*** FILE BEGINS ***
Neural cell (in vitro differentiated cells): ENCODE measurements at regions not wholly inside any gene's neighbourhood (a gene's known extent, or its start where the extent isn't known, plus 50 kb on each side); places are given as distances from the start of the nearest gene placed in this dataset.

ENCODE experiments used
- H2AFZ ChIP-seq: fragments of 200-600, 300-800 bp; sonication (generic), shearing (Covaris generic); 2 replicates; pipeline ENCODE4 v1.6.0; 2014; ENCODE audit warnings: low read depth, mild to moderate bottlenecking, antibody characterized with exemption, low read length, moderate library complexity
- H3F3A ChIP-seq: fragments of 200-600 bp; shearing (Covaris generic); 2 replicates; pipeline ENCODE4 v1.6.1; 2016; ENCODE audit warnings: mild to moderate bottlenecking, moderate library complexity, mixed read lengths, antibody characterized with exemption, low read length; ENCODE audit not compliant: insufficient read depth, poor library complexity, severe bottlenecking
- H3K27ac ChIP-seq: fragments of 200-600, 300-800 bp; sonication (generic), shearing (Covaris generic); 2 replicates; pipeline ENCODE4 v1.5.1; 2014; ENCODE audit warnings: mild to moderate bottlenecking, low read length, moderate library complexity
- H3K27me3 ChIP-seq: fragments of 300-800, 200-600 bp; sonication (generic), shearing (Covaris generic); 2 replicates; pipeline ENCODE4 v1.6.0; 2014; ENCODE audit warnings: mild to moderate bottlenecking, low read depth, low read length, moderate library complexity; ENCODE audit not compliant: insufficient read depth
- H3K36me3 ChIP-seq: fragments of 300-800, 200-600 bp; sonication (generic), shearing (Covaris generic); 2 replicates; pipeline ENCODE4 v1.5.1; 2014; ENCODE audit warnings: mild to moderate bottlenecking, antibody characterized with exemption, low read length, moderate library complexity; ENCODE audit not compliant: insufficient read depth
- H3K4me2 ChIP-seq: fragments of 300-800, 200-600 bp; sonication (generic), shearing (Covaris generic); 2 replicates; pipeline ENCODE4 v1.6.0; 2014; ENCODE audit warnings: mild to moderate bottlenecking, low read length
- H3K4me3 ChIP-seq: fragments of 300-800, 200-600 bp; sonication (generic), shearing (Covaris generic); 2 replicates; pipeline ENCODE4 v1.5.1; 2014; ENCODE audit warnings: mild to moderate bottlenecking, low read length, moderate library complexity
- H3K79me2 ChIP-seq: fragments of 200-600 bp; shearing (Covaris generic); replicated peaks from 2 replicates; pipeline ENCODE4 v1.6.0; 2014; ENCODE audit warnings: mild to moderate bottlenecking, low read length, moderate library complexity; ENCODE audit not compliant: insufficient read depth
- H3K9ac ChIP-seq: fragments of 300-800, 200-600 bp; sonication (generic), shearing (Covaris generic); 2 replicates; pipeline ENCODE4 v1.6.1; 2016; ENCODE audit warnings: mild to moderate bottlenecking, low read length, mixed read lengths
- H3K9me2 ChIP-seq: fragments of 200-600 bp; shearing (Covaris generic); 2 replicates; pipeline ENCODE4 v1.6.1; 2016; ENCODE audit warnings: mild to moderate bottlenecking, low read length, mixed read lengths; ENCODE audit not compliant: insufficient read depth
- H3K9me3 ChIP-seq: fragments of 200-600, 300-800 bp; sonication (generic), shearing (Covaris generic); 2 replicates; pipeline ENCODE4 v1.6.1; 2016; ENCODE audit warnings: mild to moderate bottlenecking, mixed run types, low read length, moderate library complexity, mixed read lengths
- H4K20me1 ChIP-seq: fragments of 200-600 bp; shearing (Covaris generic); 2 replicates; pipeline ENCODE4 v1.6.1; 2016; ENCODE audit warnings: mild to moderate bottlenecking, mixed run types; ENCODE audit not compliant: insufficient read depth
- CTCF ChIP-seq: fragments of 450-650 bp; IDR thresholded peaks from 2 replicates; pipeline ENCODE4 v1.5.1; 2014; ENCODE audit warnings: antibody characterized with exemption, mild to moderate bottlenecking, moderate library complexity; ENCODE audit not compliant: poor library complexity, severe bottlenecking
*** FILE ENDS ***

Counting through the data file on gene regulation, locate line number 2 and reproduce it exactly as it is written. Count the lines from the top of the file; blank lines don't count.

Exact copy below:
ENCODE experiments used